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Ironically enough, the tailgating scene on the South Lot was like something out of a Star Wars movie, if not a Mad Max sequel. It was a rocking and roiling, smoke-hazed feeding frenzy, peppered with pockets of fans boozing and talking football and with occasional clearings for games of cornhole. After the ear-splitting Styx experience, I gladly glommed onto a group playing Kendrick Lamar.

“We’ve been coming out here since the mid-80s,” said Ron Owens of River Forest. “We don’t miss a game. And we’ve got the biggest, best tailgate out here.”

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There might be some debate on that, but for Owens there was no debating whether the Bears were worthy of the loyalty displayed by the thousands of fans out cooking in the cold before the noon kickoff.

“I don’t think they take the fans for granted,” he said. “I think they really want to win, and I think they put together a team they thought would compete better than they have.”

Owens cited the injuries to linebackers Danny Trevathan and Jerrell Freeman as crippling to the defense, as well as games lost to injury by guard Kyle Long, anchor of the offensive line, and wide receiver Kevin White, who’s never managed to stay on the field after the Bears drafted him seventh overall out of West Virginia in 2015.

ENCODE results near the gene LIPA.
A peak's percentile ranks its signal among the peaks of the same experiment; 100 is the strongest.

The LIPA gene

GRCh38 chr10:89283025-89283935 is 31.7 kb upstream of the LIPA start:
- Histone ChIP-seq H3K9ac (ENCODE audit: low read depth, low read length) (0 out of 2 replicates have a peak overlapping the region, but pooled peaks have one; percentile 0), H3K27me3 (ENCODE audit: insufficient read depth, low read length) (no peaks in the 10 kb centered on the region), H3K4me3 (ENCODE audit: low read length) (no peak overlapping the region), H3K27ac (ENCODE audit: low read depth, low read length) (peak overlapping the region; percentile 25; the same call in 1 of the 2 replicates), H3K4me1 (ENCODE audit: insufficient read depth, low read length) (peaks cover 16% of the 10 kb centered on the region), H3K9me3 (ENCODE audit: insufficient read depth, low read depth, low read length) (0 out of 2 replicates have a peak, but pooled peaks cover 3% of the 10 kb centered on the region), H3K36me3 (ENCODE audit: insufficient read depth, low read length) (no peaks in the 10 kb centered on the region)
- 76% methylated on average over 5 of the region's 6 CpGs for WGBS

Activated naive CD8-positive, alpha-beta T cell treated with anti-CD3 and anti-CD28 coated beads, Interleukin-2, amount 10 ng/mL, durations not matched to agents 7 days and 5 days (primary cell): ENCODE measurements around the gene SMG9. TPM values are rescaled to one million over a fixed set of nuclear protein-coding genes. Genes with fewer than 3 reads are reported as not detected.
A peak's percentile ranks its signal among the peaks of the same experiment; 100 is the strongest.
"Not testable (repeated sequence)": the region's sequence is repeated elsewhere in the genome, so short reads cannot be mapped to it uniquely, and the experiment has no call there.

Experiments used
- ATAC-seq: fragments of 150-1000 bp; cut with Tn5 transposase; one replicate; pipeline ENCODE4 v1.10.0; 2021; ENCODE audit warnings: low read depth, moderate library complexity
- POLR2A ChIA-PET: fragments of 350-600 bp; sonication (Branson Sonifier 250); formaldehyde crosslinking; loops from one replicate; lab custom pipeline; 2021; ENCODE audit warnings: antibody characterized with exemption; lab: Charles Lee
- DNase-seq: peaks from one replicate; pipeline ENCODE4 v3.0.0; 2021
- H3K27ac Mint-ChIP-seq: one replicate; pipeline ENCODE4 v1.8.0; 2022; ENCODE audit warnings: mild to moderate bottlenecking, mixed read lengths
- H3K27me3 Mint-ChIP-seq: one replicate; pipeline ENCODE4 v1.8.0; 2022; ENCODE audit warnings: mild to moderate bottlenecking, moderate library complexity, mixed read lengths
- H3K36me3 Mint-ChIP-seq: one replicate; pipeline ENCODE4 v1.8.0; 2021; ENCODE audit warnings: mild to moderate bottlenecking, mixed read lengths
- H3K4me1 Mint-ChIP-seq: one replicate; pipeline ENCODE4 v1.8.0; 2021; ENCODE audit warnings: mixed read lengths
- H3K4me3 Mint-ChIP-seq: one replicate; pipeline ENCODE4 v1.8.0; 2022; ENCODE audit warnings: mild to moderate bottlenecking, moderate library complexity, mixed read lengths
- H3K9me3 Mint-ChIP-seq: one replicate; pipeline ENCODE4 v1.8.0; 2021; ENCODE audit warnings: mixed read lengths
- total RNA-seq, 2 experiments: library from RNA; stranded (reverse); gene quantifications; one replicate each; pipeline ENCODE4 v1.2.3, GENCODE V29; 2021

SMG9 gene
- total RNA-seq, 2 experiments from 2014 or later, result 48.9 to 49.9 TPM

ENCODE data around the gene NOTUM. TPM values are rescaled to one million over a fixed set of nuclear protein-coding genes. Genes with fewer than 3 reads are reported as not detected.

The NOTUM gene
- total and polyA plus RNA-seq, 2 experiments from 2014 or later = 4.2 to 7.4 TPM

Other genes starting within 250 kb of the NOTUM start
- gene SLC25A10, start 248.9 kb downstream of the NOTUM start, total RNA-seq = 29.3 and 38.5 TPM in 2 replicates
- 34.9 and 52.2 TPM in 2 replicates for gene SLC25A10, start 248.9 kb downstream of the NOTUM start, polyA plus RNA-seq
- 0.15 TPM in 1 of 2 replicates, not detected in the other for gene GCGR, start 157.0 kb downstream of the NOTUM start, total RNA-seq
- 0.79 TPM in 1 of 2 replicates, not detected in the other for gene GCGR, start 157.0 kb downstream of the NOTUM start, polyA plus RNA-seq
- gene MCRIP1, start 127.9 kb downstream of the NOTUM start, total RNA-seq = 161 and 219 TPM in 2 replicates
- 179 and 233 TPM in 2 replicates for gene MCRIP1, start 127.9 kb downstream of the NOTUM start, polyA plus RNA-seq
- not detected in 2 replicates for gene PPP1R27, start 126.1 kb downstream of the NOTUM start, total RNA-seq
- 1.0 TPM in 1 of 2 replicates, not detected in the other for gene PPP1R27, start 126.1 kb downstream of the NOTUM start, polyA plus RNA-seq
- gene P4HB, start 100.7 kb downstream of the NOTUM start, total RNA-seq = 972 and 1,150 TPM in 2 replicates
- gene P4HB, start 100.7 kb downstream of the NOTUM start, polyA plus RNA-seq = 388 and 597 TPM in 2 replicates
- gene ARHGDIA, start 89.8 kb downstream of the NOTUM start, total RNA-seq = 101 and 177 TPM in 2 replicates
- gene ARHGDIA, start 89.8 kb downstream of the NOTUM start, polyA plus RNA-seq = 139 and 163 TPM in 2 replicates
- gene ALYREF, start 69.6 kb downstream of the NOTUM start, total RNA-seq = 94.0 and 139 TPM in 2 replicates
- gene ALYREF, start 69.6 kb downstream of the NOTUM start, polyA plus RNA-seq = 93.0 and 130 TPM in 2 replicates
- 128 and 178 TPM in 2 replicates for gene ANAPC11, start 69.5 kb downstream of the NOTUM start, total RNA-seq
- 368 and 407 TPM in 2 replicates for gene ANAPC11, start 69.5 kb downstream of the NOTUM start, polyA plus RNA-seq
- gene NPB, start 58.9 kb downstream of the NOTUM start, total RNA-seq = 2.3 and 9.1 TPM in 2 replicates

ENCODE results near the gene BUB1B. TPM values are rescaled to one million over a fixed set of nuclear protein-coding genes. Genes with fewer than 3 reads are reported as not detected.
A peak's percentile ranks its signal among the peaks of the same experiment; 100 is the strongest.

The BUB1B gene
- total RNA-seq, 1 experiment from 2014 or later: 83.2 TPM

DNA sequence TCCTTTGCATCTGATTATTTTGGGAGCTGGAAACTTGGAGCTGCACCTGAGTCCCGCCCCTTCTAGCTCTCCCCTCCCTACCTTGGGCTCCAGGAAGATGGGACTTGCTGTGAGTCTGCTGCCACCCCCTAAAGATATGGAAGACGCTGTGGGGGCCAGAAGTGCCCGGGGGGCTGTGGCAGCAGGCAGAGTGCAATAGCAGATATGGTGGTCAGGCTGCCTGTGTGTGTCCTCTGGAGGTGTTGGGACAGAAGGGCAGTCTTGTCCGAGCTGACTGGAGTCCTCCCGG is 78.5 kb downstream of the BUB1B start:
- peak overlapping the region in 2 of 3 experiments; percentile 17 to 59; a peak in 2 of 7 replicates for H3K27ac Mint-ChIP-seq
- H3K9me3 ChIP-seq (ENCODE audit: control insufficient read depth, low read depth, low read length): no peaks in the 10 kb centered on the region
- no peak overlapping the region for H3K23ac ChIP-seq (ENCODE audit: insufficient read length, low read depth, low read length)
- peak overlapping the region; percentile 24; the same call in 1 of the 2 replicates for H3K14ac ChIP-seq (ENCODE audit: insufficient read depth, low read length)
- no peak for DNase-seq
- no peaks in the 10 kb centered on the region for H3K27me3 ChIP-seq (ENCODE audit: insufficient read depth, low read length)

“It’s always better at the end of the day with a win,” Owens allowed. “But we still have a good time.”

Credit: Alison Green

That was the reigning attitude among tailgaters. Strolling through the lot, I overheard northwest Indiana resident Randi Kass say with apparent resentment, “It’s 80 degrees right now in Arizona,” but it turned out she was among the strongest defenders of the Bears in general and of tailgating in particular.

“I’m a big Bears fan,” said Kass, home for Thanksgiving from Arizona, where she attends college. “I could be out here until I die if I wanted to.”

That’s a commonly held opinion, and many fans back it up with hard cash. In addition to the seat licenses and other fees Bears season-ticket holders can be forced to pay just for the privilege of attending eight home games (and, don’t forget, two must-purchase exhibition games before the start of the season), they can also enter a parking lottery to get into the South Lot. Those lucky enough to “win” the lottery get to spend $100 a game to park there in what amounts to ground zero for tailgating, which brings the total just for parking to $1,000 a season.

“The South Lot has the best tailgate,” said Theresa Price of Lakeview, who’s had tickets going back to 1962 and has been in the South Lot with her group the last six years. She said it’s much to be preferred to the more remote tailgating lot at 31st Street, or even the Waldron Deck, which she said can be hard to get into.

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Other fans, however, find ways to economize, as with a couple I found hanging around an extensive tailgate party complete with an offset smoker. They said they parked in a remote lot, then ambled over to join their pals (reminding me of the old Robert Stone line that the only thing better than owning a sailboat is having a friend with a sailboat).